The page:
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The Open Spaces Society will be celebrating the 80th anniversary of the Kinder Scout Mass Trespass which took place on 24 April 1932. Our general secretary Kate Ashbrook is speaking at the launch event on Tuesday 24 April and the society has contributed to the programme.
Says Kate: ‘There is nothing like the right to roam—freedom to wander over open country in pursuit of bird, flower, view or prehistoric remains, no fuss about keeping to the path. It wasn’t always so, and the Kinder trespassers heinously went to prison for harmlessly stepping out on open country.
‘It is argued how significant the trespass was to our rambling history: sad to say that my predecessor at the Open Spaces Society, Lawrence Chubb, scorned it. But the courage of those ramblers, so poor and starved of fresh air, yet so determined that the few owners and gamekeepers should not deprive us of such simple pleasures, is truly inspiring.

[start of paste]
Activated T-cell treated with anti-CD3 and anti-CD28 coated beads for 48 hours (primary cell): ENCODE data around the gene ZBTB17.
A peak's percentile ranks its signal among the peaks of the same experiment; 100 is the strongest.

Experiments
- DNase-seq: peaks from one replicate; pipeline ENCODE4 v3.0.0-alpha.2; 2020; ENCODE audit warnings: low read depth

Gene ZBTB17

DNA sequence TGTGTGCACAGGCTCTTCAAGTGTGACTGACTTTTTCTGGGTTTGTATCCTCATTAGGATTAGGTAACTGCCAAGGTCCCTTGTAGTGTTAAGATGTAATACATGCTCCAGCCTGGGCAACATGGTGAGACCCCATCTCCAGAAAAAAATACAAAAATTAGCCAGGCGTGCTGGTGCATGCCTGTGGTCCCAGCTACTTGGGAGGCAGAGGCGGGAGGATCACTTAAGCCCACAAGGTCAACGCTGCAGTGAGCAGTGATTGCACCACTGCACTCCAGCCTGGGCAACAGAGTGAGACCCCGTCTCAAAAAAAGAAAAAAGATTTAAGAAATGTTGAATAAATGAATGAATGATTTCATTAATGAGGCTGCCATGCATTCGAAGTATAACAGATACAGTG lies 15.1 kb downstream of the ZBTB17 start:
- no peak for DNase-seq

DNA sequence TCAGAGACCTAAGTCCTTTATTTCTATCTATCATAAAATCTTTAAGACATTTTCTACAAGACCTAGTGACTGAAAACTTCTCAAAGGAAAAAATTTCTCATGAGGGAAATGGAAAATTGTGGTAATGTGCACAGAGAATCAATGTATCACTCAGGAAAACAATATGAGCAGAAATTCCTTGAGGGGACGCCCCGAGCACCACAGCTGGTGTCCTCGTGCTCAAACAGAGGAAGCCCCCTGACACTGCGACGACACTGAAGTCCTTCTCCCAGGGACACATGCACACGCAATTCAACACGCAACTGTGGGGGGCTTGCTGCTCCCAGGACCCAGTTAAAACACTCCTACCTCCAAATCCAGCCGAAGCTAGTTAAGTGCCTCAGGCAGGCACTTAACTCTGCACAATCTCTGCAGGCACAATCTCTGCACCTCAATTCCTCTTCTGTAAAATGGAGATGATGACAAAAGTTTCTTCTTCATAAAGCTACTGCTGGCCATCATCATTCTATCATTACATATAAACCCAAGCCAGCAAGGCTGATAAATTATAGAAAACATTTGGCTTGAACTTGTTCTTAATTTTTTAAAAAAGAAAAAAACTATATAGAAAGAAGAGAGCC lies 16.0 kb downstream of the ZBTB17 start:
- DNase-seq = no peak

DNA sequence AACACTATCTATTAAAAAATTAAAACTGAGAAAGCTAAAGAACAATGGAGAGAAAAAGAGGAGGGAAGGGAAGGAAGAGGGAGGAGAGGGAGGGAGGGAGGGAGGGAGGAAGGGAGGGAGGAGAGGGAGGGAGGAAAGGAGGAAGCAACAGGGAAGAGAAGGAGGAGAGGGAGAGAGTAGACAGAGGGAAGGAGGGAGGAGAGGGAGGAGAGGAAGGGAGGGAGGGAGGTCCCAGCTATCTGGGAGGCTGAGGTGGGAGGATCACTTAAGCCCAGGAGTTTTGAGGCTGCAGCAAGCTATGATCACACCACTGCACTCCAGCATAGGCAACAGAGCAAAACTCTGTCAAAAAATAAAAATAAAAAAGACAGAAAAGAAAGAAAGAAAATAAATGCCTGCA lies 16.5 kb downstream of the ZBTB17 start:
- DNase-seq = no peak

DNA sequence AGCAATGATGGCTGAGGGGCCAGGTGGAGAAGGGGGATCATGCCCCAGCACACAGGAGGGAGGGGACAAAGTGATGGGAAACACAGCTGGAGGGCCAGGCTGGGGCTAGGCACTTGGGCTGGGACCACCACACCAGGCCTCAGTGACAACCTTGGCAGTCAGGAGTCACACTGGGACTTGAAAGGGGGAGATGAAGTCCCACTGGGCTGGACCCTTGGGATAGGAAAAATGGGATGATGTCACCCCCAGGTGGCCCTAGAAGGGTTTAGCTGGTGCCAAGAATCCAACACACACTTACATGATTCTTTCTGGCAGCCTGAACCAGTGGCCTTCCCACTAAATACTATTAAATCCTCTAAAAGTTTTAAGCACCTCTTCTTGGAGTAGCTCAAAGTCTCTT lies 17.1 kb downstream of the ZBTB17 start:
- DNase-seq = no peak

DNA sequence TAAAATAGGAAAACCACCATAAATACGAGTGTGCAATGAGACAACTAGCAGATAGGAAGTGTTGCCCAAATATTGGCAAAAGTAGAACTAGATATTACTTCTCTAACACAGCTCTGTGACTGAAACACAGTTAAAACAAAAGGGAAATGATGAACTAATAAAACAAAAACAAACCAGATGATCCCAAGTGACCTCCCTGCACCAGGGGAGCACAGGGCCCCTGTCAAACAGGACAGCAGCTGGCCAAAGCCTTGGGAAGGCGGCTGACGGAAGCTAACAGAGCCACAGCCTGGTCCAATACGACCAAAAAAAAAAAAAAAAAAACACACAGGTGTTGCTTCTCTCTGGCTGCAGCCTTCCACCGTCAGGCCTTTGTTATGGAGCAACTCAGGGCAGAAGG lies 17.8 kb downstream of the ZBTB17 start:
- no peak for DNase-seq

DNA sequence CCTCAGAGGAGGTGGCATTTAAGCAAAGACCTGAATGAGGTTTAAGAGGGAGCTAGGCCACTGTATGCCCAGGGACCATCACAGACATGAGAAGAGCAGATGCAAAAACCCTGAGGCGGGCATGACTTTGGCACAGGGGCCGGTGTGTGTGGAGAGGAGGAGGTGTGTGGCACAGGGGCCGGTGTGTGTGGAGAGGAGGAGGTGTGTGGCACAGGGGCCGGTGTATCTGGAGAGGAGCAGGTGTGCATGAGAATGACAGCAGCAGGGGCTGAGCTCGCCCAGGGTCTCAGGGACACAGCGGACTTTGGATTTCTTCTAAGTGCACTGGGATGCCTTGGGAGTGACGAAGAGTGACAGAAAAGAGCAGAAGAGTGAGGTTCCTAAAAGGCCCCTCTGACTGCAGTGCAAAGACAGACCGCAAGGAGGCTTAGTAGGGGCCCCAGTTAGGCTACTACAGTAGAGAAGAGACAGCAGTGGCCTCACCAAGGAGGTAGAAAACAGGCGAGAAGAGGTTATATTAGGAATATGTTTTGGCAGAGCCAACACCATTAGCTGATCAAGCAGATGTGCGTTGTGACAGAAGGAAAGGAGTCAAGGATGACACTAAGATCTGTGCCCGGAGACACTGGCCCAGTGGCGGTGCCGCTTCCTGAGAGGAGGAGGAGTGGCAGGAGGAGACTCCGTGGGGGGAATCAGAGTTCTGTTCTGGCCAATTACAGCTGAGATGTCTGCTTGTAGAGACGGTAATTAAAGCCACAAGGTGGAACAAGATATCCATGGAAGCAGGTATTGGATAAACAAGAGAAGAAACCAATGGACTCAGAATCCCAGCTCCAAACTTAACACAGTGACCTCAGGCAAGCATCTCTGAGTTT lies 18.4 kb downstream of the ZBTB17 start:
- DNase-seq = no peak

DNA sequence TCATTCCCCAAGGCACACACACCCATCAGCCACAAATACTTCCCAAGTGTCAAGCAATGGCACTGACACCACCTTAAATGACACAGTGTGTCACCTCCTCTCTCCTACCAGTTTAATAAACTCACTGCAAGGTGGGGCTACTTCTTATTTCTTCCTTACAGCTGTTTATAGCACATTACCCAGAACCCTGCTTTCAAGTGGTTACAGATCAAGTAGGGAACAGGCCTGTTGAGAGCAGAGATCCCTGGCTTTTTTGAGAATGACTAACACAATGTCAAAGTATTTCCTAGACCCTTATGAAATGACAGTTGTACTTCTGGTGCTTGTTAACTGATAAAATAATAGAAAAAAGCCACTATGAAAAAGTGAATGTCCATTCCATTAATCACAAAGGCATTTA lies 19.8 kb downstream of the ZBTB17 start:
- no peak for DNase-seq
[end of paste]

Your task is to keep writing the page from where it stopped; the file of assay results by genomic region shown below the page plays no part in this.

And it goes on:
‘There’s still much to do: Scotland is way ahead of England and Wales with its access laws, and landowners and occupiers still put up barriers to keep us out and refuse to dedicate new access. But the memory of Kinder gives us hope and a renewed determination to fight on.’
The launch is at the Moorland Centre, Edale at 10am on Tuesday 24 April. Other speakers are BBC Radio 2’s Mike Harding, Stuart Maconie, author and broadcaster, and Fiona Reynolds, director general of the National Trust.
See details of the festival here.